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Putting Your Garden To Bed

Putting Your Garden To Bed

It’s fall, and in many areas the peak of garden season has passed and it’s time to start preparing our gardens for winter.

In areas with hard frosts and deep snow, it is very difficult to get out into the garden to do required maintenance once winter gets going, so it’s best to do it now while you have the chance. This will allow you to get back to the garden quicker and easier once spring hits next year.

In areas with mild climates you might not have a time of year where you can’t garden, but doing all this regular maintenance at least once a year will keep your garden looking it's best.

1. Prepare Some Space for Your Containers that Need Protecting

Containers have a high surface area-to-volume ratio. More of the soil is exposed to air temperatures, whereas only the top layer of ground soil is exposed to the cold air. This means that even if your plant is hardy to your zone, it might still get damaged in the cold because it doesn’t have as thick of a protective layer of soil that it would have in the ground. To prevent this damage, you can bring your containers to a more protected area. Areas along fences or the side of the house are more protected, and will stay just a tad warmer than containers left out in the open. The heat from the sun can radiate off the walls and back onto the plants. More tender plants can be brought inside to a sunroom, entry way, or garage every night, and brought back outside during the day so it can soak up enough light. This is obviously labor intensive, so save this activity for your favorite plants.

     

2. Get Rid of Your Dead Plants

As the nights get colder, your annuals are probably starting to fade. You will want to get rid of them because you don’t want them to sit and grow disease over the winter. This is especially true if you like to plant the same annual species in the same bed every year. Depending on your climate, you might want to plant your winter plants, like cyclamen, in those beds now too.

   

3. Work in Some Compost

You don’t want to add fertilizer to your perennial beds now. This can cause them to push new, tender growth that will be more easily damaged in a frost. It’s better to work in compost. This will loosen up your soil to allow for better drainage. All the good bacteria will get to work making nutrients in the soil available when you start planting next spring.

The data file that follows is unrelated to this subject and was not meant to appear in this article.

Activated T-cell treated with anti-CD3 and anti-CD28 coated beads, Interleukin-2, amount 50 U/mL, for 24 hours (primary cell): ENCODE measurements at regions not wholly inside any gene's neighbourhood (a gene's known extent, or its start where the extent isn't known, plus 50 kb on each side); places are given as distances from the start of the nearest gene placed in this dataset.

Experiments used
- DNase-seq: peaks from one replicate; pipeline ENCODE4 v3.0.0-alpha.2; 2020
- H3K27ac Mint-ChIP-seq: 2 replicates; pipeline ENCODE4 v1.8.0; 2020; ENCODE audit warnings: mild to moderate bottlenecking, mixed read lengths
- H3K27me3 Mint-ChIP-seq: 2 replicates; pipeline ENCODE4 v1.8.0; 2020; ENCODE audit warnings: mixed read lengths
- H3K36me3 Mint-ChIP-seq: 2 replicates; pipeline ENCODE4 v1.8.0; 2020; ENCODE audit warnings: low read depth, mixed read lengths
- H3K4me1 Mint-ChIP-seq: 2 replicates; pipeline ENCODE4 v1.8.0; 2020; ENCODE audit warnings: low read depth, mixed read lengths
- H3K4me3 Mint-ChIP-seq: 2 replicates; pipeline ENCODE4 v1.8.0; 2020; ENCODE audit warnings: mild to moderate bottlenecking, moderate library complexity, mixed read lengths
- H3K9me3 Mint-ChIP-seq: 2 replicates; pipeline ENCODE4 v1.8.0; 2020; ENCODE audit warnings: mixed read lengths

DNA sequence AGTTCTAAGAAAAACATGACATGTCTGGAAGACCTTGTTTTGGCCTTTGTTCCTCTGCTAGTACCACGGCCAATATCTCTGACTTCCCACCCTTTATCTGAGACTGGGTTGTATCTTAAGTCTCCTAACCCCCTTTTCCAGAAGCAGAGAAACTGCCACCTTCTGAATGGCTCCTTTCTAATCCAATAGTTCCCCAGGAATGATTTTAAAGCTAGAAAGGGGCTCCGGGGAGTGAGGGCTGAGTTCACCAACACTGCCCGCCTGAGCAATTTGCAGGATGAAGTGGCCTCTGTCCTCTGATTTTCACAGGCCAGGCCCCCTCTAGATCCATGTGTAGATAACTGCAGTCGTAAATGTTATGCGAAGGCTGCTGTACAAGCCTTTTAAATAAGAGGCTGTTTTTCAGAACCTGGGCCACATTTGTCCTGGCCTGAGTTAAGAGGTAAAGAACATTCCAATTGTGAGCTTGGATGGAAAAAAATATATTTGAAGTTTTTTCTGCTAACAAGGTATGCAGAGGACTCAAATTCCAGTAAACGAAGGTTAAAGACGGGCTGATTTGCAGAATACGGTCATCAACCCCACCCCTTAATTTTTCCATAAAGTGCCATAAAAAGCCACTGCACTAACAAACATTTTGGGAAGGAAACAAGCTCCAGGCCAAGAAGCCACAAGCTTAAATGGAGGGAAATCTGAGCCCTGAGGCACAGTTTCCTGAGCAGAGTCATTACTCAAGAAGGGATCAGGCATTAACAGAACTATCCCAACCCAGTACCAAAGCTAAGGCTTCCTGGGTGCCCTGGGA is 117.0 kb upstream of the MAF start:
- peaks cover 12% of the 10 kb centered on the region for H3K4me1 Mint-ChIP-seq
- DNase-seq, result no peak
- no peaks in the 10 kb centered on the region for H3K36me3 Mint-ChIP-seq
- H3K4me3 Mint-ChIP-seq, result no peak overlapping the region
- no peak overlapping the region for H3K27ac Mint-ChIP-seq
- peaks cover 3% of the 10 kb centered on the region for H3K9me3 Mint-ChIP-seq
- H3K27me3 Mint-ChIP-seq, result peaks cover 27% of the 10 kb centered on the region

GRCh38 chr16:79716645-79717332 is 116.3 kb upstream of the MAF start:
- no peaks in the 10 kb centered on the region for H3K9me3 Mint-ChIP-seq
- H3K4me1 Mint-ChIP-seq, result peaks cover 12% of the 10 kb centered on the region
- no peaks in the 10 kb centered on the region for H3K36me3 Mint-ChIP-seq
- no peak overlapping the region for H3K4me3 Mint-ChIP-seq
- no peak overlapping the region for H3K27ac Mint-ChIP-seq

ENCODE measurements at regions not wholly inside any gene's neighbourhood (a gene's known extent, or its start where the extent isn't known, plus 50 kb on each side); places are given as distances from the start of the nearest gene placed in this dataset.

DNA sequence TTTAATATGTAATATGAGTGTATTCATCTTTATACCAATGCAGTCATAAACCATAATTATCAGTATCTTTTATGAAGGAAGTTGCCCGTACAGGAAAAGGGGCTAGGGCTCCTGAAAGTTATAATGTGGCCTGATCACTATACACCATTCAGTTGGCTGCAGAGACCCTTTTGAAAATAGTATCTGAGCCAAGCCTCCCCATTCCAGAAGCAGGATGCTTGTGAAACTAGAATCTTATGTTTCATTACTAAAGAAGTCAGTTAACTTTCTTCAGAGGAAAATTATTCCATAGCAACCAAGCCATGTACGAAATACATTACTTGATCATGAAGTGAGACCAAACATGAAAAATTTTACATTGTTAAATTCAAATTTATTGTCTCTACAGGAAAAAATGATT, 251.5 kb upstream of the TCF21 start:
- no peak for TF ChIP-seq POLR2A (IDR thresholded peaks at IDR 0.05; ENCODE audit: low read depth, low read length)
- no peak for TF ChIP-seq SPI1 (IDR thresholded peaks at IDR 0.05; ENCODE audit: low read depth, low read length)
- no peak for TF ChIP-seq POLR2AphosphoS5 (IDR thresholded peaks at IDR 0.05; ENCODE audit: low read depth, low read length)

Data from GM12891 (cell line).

4. Clean Your Tools

Find all the tools you left strewn about over the season. Rinse them off and remove all the dirt. It’s also a good idea to disinfect them periodically, especially if you had any disease in your garden this year. You can wipe them down with a diluted bleach solution, or you can spray them with Lysol. This will help prevent disease spread. Do this to all your shovels, trowels, clippers, loppers, and other equipment like tomato cages. Make sure to winterize your power equipment too, like your weed whackers and lawn mowers, for example. Leaving them stored improperly can ruin them.

   

5. Apply More Mulch

Mulch traps a bit of air in between its pieces, providing some insulation. This helps the roots of the plants avoid frost damage. Mulch can get packed down over time, so using a rake to fluff it back up and applying more mulch to replace what has been broken down is really helpful - and fall is a wonderful time to do it! If you don’t have mulch, think about using it! It’s a great weed barrier, and it helps retain moisture in the summer in addition to the protection it provides over the winter. Use it in perennial beds, rose gardens, and around trees.

    

6. Dial Back Your Watering

As the weather gets cooler, your plants won’t need as much water. Over watering them is the fastest way to cause fungal diseases. Most perennials don’t grow much over the winter, so their water needs are reduced. On top of that, the weather is cooler and the sun is less intense, so water doesn’t evaporate as quickly. If your watering system is on a timer, adjust it to water less. It also doesn’t hurt to add a moisture sensor to your automatic sensor. This sensor will shut off your drip and sprinklers if it has rained recently.

  

7. Take Stock of Your Garden

Take some notes - what did well this year? Did you have disease problems? Tasteless tomatoes? An aphid infestation? A perennial shrub that didn’t flower? An annual bed that never filled in? Take note of these problems for next year. Maybe you need to switch varieties for better flavor, or opt for something more disease resistant. Maybe you need to finally weed that problem area in the corner where you think those aphids came from. Or maybe something went really well, and you want to take note of that species or variety so you can look for it at the garden center in the spring. 

Most people don’t think of fall as gardening season, but it's actually the perfect time to do some meaningful work. It is cooler, the sun is less intense, and there are fewer bugs. So spend a bright, clear fall day putting your garden to bed and THEN curl up in your cozy blanket to read a book, make a pot of soup, or watch the game.